Comments about Covid-19 and sheltering have been abundant in letters to the editor in our local newspaper. In one, the writer commended Santa Feans for their adherence to mask wearing but also lamented missing the hidden smiles behind them. This brought me to the idea of creating masks that pictured these smiles. Portrait drawings were completed and then photographed to make photopolymer plates. For each impression printed onto paper a second impression was printed onto fabric. These fabric prints were then cut out and fashioned into masks that fit perfectly over the portrait.So let us continue to connect with one another, enjoy these portraits, and remember to wear your mask in public.
My dear friend and photographer David Hoptman, the subject of one of the portraits, was very helpful in providing some of the photographs.
In the early 80’s a group of artists gathered together for breakfast at Tia Sophias. There were five of us as I recall with myself, Bill Sortino (who was the instigator), Jamie Chase, Nolan Winkler, and some other person my memory has lost to time. It proved to be the first of many breakfasts. Over the years this group expanded and contracted. People came and went. Visiting artists from around the world ended up at our table which by this time had moved to the old Celebrations Restaurant on Canyon Rd and then to The Inn Of The Governors where there was more space. At one point the group became too large. Conversations became fragmented, and so did the group, only to re-form as a smaller group in another location. During the last four years we’ve been gathering at Harry’s Roadhouse. The 80’s and 90’s were a fertile period in the evolution of The Arts in Santa Fe and in the personal lives of the artists who lived and worked here. The Artist’s Breakfast serves as a touchstone for many of us who were there at the time.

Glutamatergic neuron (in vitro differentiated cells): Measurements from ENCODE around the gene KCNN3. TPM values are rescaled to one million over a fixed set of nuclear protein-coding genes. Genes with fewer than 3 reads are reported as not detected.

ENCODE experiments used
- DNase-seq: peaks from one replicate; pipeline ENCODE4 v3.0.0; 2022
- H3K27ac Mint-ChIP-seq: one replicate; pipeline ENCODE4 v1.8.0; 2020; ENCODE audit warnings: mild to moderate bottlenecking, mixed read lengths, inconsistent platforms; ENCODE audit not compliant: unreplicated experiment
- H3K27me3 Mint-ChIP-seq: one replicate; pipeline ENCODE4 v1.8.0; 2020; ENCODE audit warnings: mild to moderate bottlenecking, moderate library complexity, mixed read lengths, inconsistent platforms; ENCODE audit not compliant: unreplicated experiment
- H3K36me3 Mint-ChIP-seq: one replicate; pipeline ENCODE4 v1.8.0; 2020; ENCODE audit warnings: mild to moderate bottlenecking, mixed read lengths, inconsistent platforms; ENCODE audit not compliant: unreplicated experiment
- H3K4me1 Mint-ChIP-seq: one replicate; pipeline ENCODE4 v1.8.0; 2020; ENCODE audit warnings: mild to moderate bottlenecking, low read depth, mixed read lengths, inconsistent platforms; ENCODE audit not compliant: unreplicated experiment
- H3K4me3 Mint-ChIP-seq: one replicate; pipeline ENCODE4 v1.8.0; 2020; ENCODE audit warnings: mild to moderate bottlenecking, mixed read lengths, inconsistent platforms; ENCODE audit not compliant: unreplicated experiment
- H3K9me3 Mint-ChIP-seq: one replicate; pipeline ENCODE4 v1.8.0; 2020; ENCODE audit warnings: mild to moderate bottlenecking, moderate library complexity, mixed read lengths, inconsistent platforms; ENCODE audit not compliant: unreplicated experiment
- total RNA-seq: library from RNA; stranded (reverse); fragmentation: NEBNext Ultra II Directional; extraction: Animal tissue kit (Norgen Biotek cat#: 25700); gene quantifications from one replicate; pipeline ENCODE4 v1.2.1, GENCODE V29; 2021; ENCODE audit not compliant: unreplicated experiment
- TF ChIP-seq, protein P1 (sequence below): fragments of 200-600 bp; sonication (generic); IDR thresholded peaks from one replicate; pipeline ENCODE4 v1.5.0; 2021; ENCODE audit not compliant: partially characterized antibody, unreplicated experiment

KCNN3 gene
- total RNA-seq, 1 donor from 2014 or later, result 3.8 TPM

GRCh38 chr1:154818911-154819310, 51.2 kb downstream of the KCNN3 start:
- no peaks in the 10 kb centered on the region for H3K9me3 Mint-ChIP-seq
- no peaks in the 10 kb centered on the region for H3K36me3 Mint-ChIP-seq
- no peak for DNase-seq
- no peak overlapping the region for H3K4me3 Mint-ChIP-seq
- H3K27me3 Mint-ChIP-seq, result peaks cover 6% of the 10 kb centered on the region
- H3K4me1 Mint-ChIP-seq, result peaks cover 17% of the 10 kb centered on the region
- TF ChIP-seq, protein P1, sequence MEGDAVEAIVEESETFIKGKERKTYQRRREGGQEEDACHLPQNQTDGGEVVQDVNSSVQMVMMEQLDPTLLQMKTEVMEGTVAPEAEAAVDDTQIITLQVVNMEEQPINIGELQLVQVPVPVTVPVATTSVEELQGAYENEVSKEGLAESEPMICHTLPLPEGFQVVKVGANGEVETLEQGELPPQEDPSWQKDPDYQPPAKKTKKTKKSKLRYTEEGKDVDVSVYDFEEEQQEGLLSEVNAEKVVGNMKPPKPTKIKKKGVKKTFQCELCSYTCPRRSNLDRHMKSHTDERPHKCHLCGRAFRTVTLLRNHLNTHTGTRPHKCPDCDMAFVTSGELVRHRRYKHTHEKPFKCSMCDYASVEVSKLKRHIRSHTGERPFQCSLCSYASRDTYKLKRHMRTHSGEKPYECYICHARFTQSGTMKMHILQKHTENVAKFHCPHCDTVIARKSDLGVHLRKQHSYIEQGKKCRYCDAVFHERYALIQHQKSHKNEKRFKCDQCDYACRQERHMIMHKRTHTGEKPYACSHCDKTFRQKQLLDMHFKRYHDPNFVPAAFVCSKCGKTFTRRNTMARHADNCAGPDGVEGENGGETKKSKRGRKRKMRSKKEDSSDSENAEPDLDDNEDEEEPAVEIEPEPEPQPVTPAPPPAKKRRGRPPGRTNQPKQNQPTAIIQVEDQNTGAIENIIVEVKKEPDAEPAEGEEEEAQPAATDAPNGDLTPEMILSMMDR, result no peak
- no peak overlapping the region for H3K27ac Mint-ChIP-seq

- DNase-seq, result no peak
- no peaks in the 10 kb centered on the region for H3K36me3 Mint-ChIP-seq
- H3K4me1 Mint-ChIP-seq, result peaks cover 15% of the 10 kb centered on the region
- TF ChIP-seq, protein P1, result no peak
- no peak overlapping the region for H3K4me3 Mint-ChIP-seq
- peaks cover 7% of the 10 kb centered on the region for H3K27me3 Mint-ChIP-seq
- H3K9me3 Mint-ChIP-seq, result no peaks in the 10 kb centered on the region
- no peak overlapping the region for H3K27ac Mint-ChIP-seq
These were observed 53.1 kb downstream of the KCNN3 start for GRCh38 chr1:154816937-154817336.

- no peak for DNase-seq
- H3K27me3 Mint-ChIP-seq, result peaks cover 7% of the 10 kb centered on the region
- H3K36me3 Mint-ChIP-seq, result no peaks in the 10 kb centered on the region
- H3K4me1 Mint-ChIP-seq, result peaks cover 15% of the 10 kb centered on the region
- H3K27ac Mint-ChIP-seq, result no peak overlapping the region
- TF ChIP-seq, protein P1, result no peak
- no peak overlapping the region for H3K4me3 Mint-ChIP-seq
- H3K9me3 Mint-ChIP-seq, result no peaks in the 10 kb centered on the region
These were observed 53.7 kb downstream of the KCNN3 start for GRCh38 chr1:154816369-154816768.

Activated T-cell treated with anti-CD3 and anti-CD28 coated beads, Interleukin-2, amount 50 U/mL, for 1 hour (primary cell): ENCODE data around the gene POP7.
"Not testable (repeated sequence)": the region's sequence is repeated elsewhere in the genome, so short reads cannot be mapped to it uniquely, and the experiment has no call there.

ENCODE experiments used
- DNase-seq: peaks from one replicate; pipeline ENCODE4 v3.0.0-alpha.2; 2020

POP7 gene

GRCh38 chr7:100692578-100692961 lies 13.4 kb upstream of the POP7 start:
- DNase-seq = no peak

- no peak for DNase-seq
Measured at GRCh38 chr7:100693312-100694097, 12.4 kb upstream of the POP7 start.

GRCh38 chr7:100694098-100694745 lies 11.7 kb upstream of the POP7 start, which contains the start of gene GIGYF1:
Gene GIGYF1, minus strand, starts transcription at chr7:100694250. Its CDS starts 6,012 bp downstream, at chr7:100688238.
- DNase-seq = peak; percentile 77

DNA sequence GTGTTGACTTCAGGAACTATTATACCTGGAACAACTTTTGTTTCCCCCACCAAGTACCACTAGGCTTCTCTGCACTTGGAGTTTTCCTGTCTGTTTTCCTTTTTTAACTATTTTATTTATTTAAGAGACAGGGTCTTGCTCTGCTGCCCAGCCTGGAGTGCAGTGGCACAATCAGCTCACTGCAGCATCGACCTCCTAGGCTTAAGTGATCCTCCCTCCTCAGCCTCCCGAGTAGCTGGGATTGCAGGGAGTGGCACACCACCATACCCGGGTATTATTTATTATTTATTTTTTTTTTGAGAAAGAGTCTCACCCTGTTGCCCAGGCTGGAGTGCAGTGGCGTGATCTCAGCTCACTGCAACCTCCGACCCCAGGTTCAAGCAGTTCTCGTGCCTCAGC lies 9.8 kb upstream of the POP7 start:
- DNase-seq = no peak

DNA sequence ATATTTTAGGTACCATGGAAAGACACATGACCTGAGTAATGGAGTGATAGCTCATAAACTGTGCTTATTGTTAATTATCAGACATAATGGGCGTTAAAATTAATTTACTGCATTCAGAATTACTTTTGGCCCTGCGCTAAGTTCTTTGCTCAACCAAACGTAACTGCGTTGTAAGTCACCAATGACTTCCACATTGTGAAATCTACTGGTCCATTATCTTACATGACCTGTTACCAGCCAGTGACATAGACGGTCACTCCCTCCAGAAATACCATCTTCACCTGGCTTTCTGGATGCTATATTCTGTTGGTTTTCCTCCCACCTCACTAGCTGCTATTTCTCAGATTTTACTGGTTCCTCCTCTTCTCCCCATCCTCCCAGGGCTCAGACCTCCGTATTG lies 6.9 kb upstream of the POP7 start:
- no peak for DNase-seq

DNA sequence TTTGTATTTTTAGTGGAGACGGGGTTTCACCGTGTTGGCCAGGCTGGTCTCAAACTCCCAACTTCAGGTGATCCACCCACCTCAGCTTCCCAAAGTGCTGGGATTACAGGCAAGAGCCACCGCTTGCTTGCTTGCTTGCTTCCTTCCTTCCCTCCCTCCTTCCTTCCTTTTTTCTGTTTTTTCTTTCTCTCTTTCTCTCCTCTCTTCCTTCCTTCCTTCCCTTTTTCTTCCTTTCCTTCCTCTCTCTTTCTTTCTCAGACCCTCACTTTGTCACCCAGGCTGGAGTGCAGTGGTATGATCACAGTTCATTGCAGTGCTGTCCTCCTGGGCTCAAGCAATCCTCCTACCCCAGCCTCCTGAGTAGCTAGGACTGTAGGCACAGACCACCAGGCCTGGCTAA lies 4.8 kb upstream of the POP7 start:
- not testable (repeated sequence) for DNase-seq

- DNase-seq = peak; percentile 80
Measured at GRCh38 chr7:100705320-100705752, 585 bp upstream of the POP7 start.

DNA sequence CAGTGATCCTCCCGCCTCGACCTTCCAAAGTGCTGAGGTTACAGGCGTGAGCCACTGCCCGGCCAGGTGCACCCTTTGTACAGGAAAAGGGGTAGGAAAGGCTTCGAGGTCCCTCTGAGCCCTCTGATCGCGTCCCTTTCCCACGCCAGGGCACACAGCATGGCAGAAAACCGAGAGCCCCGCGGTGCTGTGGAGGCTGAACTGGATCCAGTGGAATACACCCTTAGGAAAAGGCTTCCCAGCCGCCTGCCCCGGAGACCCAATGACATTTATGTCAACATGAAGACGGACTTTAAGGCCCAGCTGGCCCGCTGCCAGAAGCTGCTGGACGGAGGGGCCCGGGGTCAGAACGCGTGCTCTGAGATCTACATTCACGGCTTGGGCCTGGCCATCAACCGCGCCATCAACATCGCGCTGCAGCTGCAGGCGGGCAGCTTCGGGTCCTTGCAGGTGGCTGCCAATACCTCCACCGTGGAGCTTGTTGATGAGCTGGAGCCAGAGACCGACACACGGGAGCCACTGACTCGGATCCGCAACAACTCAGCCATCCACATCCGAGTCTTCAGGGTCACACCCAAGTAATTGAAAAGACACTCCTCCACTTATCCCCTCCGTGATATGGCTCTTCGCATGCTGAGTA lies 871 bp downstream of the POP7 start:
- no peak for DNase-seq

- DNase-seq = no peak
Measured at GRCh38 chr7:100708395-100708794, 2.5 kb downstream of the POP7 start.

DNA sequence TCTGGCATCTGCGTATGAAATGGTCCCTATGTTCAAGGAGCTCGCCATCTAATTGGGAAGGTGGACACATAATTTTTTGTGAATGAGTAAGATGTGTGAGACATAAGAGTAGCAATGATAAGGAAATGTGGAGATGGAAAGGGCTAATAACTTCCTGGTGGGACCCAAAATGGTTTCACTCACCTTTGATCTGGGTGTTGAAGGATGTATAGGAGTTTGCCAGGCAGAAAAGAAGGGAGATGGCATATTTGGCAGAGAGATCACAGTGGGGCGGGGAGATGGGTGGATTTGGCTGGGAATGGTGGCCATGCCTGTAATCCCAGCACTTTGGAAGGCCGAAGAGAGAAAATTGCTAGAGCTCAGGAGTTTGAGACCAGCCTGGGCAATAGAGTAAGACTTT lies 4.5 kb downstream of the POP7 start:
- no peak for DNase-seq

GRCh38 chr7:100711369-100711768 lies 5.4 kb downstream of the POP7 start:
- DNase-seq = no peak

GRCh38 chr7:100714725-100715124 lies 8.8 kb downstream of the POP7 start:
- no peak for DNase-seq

While each of us studied our crafts and busily made plans for our careers, life happened. We changed partners, jobs, and homes, purchased new/old cars, saw our parents to their graves while becoming parents ourselves. We are now older. I don’t know if we are wiser, though I suspect maybe we are. But I know for a fact this: each one of us is still standing. We are still doing the work we were placed on this planet to do. And we are friends who share our long histories of life in Santa Fe. This show is a celebration of these friendships forged over the last 40 years. Stan Berning, 10-19.
Ron Pokrasso opened Graphics Workshop, a print studio, in 1982 and was an originator of MONOTHON. Ron had a profound influence on many artists and continues to this day. He maintains a print and paint studio in Santa Fe while teaching workshops here and around the world.
Frank Ettenberg has been known since his arrival in Santa Fe in the late 70’s for his elegant, complex, and life affirming abstractions. Santa Fe’s equivalent of an ‘Art Star’ in the 80’s and 90’s, he continues to be a creative force.
Bill Sortino, a much loved and well respected fixture of the arts community since the early 80’s has shown in a variety of galleries in Santa Fe, The States, and Europe. He is presently producing large scale abstract paintings based on the iconography of poems.
Joel Greene is a modernist painter and the most constant of the group. He has shown successfully with Ernesto Mayans for the last 30 years.
Stan Berning has been a prolific artist, occasional teacher and writer, and gallery owner. He presently operates ART BOX, a gallery and studio space, located on the Santa Fe Plaza.
Over the last eight years, Timberwick has been my studio, an artist’s retreat for talented printmakers from across the world, and a gathering place for many of you.
There are many gems hidden away in the racks and flat files of Timberwick Studios. I have artworks going all the way back to 1975, from every major series in my career. Before I move to a brand new studio on Galisteo Street, I will open Timberwick’s doors one last time for a very special weekend event.
This is a rare opportunity to view and acquire artwork that spans decades of my career at incredible studio prices.